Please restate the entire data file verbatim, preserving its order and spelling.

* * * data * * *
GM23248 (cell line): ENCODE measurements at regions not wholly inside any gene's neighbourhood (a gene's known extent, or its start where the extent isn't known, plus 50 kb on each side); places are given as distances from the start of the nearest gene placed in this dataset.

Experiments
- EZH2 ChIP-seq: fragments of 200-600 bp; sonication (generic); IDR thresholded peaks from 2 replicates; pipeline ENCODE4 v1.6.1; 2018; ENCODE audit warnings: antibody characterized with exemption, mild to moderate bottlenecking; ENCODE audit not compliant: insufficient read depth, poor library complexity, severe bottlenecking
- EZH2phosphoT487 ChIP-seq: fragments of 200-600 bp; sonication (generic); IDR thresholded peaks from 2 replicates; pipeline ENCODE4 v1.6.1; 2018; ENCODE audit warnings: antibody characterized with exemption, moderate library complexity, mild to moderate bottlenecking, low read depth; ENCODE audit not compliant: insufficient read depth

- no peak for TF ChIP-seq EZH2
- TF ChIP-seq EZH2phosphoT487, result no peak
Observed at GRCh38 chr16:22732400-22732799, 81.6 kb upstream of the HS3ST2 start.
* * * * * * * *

GM23248 (cell line): ENCODE measurements at regions not wholly inside any gene's neighbourhood (a gene's known extent, or its start where the extent isn't known, plus 50 kb on each side); places are given as distances from the start of the nearest gene placed in this dataset.

Experiments
- EZH2 ChIP-seq: fragments of 200-600 bp; sonication (generic); IDR thresholded peaks from 2 replicates; pipeline ENCODE4 v1.6.1; 2018; ENCODE audit warnings: antibody characterized with exemption, mild to moderate bottlenecking; ENCODE audit not compliant: insufficient read depth, poor library complexity, severe bottlenecking
- EZH2phosphoT487 ChIP-seq: fragments of 200-600 bp; sonication (generic); IDR thresholded peaks from 2 replicates; pipeline ENCODE4 v1.6.1; 2018; ENCODE audit warnings: antibody characterized with exemption, moderate library complexity, mild to moderate bottlenecking, low read depth; ENCODE audit not compliant: insufficient read depth

- no peak for TF ChIP-seq EZH2
- TF ChIP-seq EZH2phosphoT487, result no peak
Observed at GRCh38 chr16:22732400-22732799, 81.6 kb upstream of the HS3ST2 start.